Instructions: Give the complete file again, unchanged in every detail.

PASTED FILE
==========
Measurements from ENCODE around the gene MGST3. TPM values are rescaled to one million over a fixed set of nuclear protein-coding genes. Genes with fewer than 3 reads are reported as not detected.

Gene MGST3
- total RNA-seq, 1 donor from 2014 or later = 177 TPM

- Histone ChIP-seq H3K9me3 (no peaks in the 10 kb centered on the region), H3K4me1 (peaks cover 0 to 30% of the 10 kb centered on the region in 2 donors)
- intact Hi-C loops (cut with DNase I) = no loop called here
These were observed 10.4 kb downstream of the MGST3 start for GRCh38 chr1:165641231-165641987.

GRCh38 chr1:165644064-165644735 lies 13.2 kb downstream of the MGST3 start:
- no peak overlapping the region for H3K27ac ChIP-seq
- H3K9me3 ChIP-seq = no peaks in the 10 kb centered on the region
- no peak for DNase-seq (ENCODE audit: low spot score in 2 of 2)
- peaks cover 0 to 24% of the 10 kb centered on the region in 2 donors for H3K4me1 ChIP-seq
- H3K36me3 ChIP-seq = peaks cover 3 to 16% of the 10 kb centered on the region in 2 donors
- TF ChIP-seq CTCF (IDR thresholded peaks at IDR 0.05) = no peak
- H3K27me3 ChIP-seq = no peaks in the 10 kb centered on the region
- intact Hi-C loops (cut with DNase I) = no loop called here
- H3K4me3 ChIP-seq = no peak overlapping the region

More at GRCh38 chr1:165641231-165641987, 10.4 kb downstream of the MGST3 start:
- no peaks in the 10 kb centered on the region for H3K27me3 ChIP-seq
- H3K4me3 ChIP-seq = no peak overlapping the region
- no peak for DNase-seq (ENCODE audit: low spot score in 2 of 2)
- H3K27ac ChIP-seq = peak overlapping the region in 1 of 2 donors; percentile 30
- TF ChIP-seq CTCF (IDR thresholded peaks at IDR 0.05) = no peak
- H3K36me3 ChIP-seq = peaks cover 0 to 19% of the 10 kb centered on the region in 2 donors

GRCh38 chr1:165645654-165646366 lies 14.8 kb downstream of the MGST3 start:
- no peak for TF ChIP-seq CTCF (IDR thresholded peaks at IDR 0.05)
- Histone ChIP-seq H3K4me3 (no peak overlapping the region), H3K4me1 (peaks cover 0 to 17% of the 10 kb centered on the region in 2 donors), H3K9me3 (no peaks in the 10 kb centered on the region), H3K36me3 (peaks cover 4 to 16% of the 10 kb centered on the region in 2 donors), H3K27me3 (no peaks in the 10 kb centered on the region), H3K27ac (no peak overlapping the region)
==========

Measurements from ENCODE around the gene MGST3. TPM values are rescaled to one million over a fixed set of nuclear protein-coding genes. Genes with fewer than 3 reads are reported as not detected.

Gene MGST3
- total RNA-seq, 1 donor from 2014 or later = 177 TPM

- Histone ChIP-seq H3K9me3 (no peaks in the 10 kb centered on the region), H3K4me1 (peaks cover 0 to 30% of the 10 kb centered on the region in 2 donors)
- intact Hi-C loops (cut with DNase I) = no loop called here
These were observed 10.4 kb downstream of the MGST3 start for GRCh38 chr1:165641231-165641987.

GRCh38 chr1:165644064-165644735 lies 13.2 kb downstream of the MGST3 start:
- no peak overlapping the region for H3K27ac ChIP-seq
- H3K9me3 ChIP-seq = no peaks in the 10 kb centered on the region
- no peak for DNase-seq (ENCODE audit: low spot score in 2 of 2)
- peaks cover 0 to 24% of the 10 kb centered on the region in 2 donors for H3K4me1 ChIP-seq
- H3K36me3 ChIP-seq = peaks cover 3 to 16% of the 10 kb centered on the region in 2 donors
- TF ChIP-seq CTCF (IDR thresholded peaks at IDR 0.05) = no peak
- H3K27me3 ChIP-seq = no peaks in the 10 kb centered on the region
- intact Hi-C loops (cut with DNase I) = no loop called here
- H3K4me3 ChIP-seq = no peak overlapping the region

More at GRCh38 chr1:165641231-165641987, 10.4 kb downstream of the MGST3 start:
- no peaks in the 10 kb centered on the region for H3K27me3 ChIP-seq
- H3K4me3 ChIP-seq = no peak overlapping the region
- no peak for DNase-seq (ENCODE audit: low spot score in 2 of 2)
- H3K27ac ChIP-seq = peak overlapping the region in 1 of 2 donors; percentile 30
- TF ChIP-seq CTCF (IDR thresholded peaks at IDR 0.05) = no peak
- H3K36me3 ChIP-seq = peaks cover 0 to 19% of the 10 kb centered on the region in 2 donors

GRCh38 chr1:165645654-165646366 lies 14.8 kb downstream of the MGST3 start:
- no peak for TF ChIP-seq CTCF (IDR thresholded peaks at IDR 0.05)
- Histone ChIP-seq H3K4me3 (no peak overlapping the region), H3K4me1 (peaks cover 0 to 17% of the 10 kb centered on the region in 2 donors), H3K9me3 (no peaks in the 10 kb centered on the region), H3K36me3 (peaks cover 4 to 16% of the 10 kb centered on the region in 2 donors), H3K27me3 (no peaks in the 10 kb centered on the region), H3K27ac (no peak overlapping the region)